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Thread: Is the Fed even tapering?

  1. #1

    Is the Fed even tapering?

    Has anyone else noticed that the Fed's tapering that was supposed to start in November, hasn't seemed to start yet? They should be down to around 60 billion a month for january but they're still over 100 billion.

    My guess is they're already having trouble with rates spiking and are trying to delay the taper for as long as possible, hoping for a miracle.

    https://www.federalreserve.gov/monet...centtrends.htm



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  3. #2
    Quote Originally Posted by Madison320 View Post
    Has anyone else noticed that the Fed's tapering that was supposed to start in November, hasn't seemed to start yet? They should be down to around 60 billion a month for january but they're still over 100 billion.

    My guess is they're already having trouble with rates spiking and are trying to delay the taper for as long as possible, hoping for a miracle.

    https://www.federalreserve.gov/monet...centtrends.htm
    Either that or they want to destroy the FRN and replace it with something global, with no cash version.

    And that does allow them to give that much more to their buddies at Pfizer to buy gold with. It's also driving down wages (while allowing them to give "raises") and destroying the middle class and Boomers' savings. Neither of which they have shied away from the last fifty years. Not to mention building up the surveillance state.

    Sometimes the simple explanation is the correct one.
    Last edited by acptulsa; 01-24-2022 at 10:19 AM.
    "Stupidity got us into this mess. Why can't it get us out?"--Will Rogers

    "All I know is what I read in the newspapers, and that's an alibi for my ignorance."--Will Rogers

  4. #3
    Quote Originally Posted by acptulsa View Post
    Either that or they want to destroy the FRN and replace it with something global, with no cash version.

    And that does allow them to give that much more to their buddies at Pfizer to buy gold with. It's also driving down wages (while allowing them to give "raises") and destroying the middle class and Boomers' savings. Neither of which they have shied away from the last fifty years. Not to mention building up the surveillance state.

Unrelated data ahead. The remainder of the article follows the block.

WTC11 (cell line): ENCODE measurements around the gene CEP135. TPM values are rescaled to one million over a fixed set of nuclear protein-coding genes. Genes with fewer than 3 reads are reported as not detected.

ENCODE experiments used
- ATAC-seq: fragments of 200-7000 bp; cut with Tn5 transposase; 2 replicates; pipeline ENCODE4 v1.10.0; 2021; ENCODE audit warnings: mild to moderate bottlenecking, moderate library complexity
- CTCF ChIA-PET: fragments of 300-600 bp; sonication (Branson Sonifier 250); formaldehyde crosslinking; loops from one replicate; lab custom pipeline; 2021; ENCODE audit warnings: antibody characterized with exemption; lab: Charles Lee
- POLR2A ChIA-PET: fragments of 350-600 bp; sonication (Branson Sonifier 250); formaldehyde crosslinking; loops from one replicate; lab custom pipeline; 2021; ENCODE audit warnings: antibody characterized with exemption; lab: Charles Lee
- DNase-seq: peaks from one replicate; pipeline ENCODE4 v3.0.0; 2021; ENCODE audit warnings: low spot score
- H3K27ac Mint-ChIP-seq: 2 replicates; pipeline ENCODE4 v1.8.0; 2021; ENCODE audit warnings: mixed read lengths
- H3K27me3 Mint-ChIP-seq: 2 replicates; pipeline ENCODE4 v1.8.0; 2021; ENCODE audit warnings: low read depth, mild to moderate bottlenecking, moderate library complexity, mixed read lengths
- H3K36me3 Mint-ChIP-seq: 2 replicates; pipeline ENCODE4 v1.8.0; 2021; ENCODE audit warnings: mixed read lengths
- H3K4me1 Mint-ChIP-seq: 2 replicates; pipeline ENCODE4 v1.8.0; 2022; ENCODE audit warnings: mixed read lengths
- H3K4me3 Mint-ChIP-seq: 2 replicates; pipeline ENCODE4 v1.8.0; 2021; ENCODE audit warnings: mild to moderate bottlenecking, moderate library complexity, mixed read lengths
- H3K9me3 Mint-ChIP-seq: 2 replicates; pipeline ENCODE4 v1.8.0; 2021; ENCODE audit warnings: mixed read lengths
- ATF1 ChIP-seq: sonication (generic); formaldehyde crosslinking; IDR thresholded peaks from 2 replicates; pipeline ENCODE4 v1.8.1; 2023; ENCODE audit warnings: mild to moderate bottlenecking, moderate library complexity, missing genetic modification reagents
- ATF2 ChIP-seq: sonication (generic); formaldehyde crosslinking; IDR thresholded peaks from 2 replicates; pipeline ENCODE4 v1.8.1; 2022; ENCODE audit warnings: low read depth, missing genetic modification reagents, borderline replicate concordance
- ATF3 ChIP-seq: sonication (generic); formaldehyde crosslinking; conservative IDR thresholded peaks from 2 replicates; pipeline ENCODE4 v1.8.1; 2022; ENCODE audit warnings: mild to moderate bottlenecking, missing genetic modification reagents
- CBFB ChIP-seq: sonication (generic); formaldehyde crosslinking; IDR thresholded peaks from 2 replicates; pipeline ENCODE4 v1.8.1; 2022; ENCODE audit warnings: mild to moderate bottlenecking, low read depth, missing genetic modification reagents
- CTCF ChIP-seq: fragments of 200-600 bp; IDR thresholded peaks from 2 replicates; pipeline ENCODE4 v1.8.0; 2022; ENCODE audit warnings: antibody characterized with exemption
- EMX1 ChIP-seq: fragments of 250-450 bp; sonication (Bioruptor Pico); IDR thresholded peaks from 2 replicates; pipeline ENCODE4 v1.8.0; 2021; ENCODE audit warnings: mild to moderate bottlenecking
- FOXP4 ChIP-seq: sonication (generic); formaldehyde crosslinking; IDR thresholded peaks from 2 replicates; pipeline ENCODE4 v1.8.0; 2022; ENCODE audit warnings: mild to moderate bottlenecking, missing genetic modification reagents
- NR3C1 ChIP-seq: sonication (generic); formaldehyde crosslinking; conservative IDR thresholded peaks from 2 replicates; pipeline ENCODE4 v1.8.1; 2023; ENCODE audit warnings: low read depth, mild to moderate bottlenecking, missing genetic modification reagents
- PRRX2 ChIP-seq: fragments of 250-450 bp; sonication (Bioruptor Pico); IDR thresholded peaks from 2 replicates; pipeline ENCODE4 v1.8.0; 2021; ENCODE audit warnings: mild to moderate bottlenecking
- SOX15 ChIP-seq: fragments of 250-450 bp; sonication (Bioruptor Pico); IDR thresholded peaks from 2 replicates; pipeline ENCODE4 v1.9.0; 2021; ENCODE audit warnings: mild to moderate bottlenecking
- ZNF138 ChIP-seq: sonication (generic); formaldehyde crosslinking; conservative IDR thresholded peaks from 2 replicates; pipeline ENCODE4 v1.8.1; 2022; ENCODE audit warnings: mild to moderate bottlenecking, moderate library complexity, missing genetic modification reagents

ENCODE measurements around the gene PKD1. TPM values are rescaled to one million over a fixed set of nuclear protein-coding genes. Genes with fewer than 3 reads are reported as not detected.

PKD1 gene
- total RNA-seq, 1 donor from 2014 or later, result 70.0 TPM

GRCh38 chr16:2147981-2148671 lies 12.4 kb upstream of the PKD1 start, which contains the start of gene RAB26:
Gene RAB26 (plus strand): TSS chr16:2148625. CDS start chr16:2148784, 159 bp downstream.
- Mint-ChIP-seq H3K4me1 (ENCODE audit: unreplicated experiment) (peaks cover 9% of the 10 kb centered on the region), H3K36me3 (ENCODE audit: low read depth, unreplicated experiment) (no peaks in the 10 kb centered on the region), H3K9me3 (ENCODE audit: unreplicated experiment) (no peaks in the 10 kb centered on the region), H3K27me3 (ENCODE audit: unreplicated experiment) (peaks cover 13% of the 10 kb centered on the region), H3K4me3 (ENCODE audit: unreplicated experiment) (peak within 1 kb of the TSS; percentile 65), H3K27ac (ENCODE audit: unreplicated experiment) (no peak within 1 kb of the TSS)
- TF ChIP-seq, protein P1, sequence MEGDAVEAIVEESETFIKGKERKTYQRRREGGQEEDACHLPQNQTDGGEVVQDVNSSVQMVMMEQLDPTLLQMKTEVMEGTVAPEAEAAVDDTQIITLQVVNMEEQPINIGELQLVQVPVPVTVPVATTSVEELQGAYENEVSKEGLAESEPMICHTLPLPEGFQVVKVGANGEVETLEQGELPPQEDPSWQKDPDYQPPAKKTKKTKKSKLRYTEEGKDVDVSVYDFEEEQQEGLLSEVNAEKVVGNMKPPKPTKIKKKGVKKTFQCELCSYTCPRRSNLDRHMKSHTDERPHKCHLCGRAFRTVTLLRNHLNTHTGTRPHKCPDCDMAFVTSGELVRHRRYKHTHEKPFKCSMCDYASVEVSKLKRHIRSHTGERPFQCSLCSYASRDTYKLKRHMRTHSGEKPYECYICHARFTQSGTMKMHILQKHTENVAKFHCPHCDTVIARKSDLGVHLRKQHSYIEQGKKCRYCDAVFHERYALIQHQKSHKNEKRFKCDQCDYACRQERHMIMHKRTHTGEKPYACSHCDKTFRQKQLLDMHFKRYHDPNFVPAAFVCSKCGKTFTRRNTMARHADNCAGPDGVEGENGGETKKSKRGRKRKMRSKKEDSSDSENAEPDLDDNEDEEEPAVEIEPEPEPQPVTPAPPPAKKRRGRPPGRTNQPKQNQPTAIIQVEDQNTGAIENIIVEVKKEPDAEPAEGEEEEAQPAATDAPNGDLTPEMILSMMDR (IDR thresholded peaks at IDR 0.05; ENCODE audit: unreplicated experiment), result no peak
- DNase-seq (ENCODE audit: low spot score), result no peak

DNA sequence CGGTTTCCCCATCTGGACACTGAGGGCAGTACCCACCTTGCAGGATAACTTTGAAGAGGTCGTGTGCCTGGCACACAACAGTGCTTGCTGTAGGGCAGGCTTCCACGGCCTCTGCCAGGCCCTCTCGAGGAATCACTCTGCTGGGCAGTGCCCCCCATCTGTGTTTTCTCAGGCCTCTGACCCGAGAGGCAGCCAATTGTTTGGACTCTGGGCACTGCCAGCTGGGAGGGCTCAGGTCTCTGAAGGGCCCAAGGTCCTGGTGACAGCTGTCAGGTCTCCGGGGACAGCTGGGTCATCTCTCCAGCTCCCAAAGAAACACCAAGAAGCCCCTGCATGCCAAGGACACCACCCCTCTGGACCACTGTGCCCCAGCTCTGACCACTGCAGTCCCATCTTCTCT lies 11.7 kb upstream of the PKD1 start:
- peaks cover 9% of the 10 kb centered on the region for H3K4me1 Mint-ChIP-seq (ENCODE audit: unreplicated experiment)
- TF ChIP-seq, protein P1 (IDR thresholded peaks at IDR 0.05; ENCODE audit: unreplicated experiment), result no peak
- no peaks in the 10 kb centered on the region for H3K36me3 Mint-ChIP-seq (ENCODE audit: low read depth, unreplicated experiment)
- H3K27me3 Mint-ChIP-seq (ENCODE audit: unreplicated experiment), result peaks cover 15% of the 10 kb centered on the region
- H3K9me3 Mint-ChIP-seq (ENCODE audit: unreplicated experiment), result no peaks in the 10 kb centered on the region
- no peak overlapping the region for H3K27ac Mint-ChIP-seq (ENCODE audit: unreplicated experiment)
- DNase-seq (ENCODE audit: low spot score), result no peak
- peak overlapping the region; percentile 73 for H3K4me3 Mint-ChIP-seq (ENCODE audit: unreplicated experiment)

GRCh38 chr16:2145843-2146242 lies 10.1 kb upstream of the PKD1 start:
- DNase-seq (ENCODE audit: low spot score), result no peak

Sometimes the simple explanation is the correct one.

    I doubt they're doing it on purpose. If the dollar crashes it's more likely they're out of a cushy job.

    I think they're just kicking the can down the road as always, only in this case the end of the road is in March. My guess is they're hoping if that maybe inflation readings will start cooling off, maybe the markets will go into a slight correction, anything so they can call off the taper and keep rates at 0%.

    It's going to get real interesting by March or so. I'm guessing they might cancel the taper and call it a "mid course correction" like they did during the repo crisis in fall of 2019(?).

  5. #4
    Quote Originally Posted by Madison320 View Post
    I doubt they're doing it on purpose. If the dollar crashes it's more likely they're out of a cushy job.
    They started this just as confident as the next psychopath that they could land on top of that heap. And knowing full well that they can get enough kickbacks to pay their rent in Oman for the next six thousand years, just in case.

    I guess you haven't noticed that the previous CEO of CSX sold off so many assets just for a few fat quarterly bonuses that they could no longer do the job, and competitor Norfolk Southern was able to do this...



    The future means nothing to sociopaths. The Biden Administration are the ultimate corporate raiders, and it's the U.S. of A. they're destroying for fun and profit.
    Last edited by acptulsa; 01-24-2022 at 06:14 PM.
    "Stupidity got us into this mess. Why can't it get us out?"--Will Rogers

    "All I know is what I read in the newspapers, and that's an alibi for my ignorance."--Will Rogers

  6. #5
    None of it matters . The Fed will raise the interest rate a 1/4 point a quarter this yr and next and it wont do anything. Youve got double digit inflation locked in this yr best I can tell by raw matl costs , production and energy costs etc
    Do something Danke

  7. #6
    Quote Originally Posted by oyarde View Post
    None of it matters . The Fed will raise the interest rate a 1/4 point a quarter this yr and next and it wont do anything. Youve got double digit inflation locked in this yr best I can tell by raw matl costs , production and energy costs etc
    Exactly. They printed like fools in the seventies, raised the prime interest rate to, what was it? 29%? And invented stagflation.

    And, of course, blamed it on OPEC. Bah.
    "Stupidity got us into this mess. Why can't it get us out?"--Will Rogers

    "All I know is what I read in the newspapers, and that's an alibi for my ignorance."--Will Rogers

  8. #7
    Perfect cocktail for a market rally going into tomorrow. Nasdaq down 2.9% right now and a Fed day.

    Fed days tend to be bullish no matter what they say. And if they are super hawkish, odds favor short term selloff then rally. Either way. odds favor stocks rallying on the Fed announce.